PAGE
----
Origin 3 was a diamond-studded ad for rugby league

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    Cameron Smith came off two quiet Origins to steer Queensland home 22-6 at Suncorp on Wednesday night, clinching an 11th series success in 12 years.

    In a cracker of a decider, the presentation speeches gave the evening – played out in front of a record 52,540 crowd and multi millions of television viewers in 97 countries – the diamond-studded tick of approval.

    More Origin 3 coverage:
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    » Liebke Ratings: State of Origin Game 3
    » ELDRIDGE: Queensland own us, now and forever
    »NSW Blues Player Ratings
    » Queensland Maroons Player Ratings
    » Game 3 match report: Maroons keep their dynasty alive
    » Five talking points from Origin Game 3
    » WATCH: Highlights from Origin Game 3
    » How it happened: Re-live Game 3 with our live blog

    Queenslander Dane Gagai became the first winger to win the coveted Wally Lewis Medal as player of the series, and probably thanked just about everyone he has ever met.

    But his speech was so passionate, and so humble, it wouldn’t have been out of place going longer.

    And especially in his moment of personal triumph Gagai took time out to thank and congratulate NSW on making the series so memorable. It was a quality speech.

    NSW captain Boyd Cordner matched Gagai by saluting Queensland, especially Johnathan Thurston, who was injured and had his right arm in a sling. He also thanked the crowd, with a special mention to those few in blue among a sea of maroon.

    Not to be outdone, Queensland skipper Cameron Smith praised so many, including NSW, but saved his final moments to include Thurston. He heaped huge praise on his teammate, who holds the Origin points-scoring record and who has possibly played his last of 37 Origins.

    In a major salute, Smith invited Thurston to the podium to share in the lifting of the Origin Shield – the offer brought the house down.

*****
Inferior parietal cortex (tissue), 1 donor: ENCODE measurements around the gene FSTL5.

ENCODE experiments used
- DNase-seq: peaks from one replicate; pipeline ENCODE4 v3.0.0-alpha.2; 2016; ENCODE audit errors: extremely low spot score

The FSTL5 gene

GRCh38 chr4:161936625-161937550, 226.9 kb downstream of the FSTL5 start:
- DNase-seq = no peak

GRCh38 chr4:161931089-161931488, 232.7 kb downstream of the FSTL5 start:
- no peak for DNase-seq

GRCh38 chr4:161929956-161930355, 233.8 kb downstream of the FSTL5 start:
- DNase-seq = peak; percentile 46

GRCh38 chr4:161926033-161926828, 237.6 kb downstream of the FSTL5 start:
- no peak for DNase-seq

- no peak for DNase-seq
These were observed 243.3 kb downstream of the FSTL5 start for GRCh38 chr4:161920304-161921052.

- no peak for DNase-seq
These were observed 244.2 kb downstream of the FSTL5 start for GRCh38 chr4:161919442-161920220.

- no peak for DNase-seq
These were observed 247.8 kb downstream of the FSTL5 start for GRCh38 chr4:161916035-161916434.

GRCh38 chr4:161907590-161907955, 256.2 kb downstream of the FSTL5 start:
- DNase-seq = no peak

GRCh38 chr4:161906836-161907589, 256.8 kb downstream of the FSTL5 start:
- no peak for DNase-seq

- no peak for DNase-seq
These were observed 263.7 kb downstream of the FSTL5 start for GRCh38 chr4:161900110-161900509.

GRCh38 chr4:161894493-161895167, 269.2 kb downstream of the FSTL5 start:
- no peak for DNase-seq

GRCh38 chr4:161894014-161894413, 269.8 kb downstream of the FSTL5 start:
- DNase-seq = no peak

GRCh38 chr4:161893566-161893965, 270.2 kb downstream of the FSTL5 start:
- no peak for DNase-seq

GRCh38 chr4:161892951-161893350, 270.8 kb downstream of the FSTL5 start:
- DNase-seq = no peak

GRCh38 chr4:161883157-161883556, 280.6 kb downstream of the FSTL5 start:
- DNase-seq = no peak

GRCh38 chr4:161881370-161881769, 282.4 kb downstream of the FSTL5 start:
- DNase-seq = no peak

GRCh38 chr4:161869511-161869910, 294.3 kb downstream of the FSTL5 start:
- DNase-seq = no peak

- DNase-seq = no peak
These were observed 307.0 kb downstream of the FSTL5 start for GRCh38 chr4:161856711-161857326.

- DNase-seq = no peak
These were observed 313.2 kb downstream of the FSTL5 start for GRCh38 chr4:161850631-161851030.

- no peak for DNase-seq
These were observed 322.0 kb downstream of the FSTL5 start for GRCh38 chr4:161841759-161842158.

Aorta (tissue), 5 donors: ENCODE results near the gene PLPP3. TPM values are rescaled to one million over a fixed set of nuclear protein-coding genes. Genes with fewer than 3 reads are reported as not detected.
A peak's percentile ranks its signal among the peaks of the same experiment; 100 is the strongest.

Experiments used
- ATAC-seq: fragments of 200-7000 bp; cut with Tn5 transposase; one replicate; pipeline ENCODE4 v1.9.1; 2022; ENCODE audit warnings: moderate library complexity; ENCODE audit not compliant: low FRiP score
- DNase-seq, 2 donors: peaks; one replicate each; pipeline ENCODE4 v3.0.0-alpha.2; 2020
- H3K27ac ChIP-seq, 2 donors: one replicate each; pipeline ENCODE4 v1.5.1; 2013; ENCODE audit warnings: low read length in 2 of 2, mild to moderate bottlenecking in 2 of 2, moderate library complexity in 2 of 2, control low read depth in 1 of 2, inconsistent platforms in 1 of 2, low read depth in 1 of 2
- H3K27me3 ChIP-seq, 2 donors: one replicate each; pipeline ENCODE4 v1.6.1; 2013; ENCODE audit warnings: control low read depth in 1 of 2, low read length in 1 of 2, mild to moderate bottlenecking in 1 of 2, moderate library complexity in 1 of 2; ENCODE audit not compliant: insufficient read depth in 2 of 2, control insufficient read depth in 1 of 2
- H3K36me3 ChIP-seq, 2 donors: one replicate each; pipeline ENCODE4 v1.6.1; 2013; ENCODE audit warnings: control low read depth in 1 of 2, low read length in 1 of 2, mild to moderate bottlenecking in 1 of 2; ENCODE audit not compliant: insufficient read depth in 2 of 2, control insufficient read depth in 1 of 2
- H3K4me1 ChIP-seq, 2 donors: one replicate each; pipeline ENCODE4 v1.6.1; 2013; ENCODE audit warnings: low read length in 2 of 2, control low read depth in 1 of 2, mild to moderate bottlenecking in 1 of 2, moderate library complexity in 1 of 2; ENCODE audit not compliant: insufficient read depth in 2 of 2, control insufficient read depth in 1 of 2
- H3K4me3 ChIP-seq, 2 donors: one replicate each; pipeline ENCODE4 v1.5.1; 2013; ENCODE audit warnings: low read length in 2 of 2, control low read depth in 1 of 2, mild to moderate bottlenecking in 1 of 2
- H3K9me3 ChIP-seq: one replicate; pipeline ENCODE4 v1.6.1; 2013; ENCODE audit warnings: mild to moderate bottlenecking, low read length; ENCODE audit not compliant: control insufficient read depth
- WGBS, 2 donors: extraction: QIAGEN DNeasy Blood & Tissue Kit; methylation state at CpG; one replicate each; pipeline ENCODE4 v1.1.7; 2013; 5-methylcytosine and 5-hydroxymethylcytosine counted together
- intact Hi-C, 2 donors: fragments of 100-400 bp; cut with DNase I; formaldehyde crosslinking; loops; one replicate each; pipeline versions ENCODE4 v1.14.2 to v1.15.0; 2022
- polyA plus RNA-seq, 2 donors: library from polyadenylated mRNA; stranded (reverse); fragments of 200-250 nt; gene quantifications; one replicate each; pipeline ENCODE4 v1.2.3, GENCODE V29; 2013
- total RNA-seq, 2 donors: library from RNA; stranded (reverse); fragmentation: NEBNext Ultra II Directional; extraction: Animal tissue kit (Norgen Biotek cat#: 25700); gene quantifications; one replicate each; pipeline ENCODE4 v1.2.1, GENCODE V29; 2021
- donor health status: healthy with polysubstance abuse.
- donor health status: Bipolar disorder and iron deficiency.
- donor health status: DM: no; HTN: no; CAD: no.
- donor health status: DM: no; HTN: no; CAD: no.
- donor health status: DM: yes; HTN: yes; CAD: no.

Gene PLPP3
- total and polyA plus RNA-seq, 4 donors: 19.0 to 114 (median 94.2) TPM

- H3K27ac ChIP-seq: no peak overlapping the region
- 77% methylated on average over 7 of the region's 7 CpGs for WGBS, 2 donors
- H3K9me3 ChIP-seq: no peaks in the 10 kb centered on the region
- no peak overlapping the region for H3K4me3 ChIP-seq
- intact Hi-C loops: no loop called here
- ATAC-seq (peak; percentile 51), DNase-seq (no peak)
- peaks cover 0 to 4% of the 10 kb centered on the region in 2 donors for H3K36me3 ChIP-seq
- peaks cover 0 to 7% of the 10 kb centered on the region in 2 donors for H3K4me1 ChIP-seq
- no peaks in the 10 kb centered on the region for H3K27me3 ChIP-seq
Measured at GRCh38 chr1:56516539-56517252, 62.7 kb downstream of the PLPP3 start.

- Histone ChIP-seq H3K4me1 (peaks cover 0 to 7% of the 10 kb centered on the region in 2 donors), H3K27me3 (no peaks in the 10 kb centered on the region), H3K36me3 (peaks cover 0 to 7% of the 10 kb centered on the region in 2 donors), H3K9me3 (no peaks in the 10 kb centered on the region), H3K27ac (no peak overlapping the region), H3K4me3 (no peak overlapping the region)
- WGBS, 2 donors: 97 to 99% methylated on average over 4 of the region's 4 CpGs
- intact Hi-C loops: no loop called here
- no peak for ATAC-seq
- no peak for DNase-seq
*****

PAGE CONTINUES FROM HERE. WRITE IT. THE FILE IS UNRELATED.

The perfect finale to a great series that was played in two sets of three halves.

    NSW won the first game at Suncorp 28-4, and led 16-6 at half-time in the second at ANZ Stadium by being by far the most dominant side. But for some unfathomable reason, NSW took the foot off the pedal in the second half to lose it 12-0 (18-16) and on Wednesday night lost 22-6.

    That translates to NSW winning the first three halves 44-10, with Queensland winning the last three halves 34-6.

    That’s how critical the NSW failure to sustain the pressure in the second half of Origin 2 was in the series outcome.

    Cameron Munster Queensland Maroons State of Origin 2017

    (AAP Image/Darren England)

    On Wednesday night it was all Queensland with Smith leading from the front, Gagai involved in everything, and debutant Cameron Munster turning in a blinder.

    Munster’s performance in setting up two tries was indicative of the Queensland culture that keeps cutting NSW down to size.

    Queensland needed 26 players in a series dogged by a spate of injuries, while NSW selected the same 17 players all series. The Blues still lost, scoring just six points in the last 120 minutes of Origin football.

    Queensland were, and are, simply too good, bordering on invincible.

    So what does the future hold?

    Will Queensland be without Smith, Thurston, Cooper Cronk and Billy Slater, four of the all-time greats, next year? Obviously the Maroons would be severely weakened, but they seem to find more than reliable replacements.

    For example, when Thurston was injured for Origin 1, Anthony Milford filled in and performed well.

    When Milford was injured Thurston returned for Origin 2, and when both Thurston and Milford were injured for Origin 3, Munster went off the charts to go close to man of the match Smith.

    The future for NSW?

    They have the talent, no argument, but not the culture.

    There were encouraging signs in those first three halves, but they reverted to type in the last three halves. There are six 40-minute halves in every series, and the closer NSW get to firing for 240 minutes, the more chance of victory.

    The nucleus is there with Nathan Peats, who had a debut series of note, along with Andrew Fifita, David Klemmer, Wade Graham, and Jake Trbojevic up front, and James Maloney, Jarryd Hayne, James Tedesco, and Jack Bird among the backs.

    The mere fact NSW scored 50 points to Queenland’s 44 throughout the series proves there’s talent among the Blues.

    And it’s hoped Laurie Daley will want to continue as NSW coach, as Kevin Walters has the Queensland job for as long as he either wants it, or keeps winning.

    One final stat, Queensland have led at half-time 27 times at Lang Park-Suncorp Stadium.

    They’ve lost just one of those games.

    David Lord
    David Lord

    David Lord was deeply involved in two of the biggest sporting stories - World Series Cricket in 1977 and professional rugby in 1983. After managing Jeff Thomson and Viv Richards during WSC, in 1983 David signed 208 of the best rugby players from Australia, New Zealand, Fiji, England, Ireland, Scotland, Wales and France to play an international pro circuit. The concept didn’t get off the ground, but it did force the IRB to get cracking and bring in the World Rugby Cup, now one of the world’s great sporting spectacles

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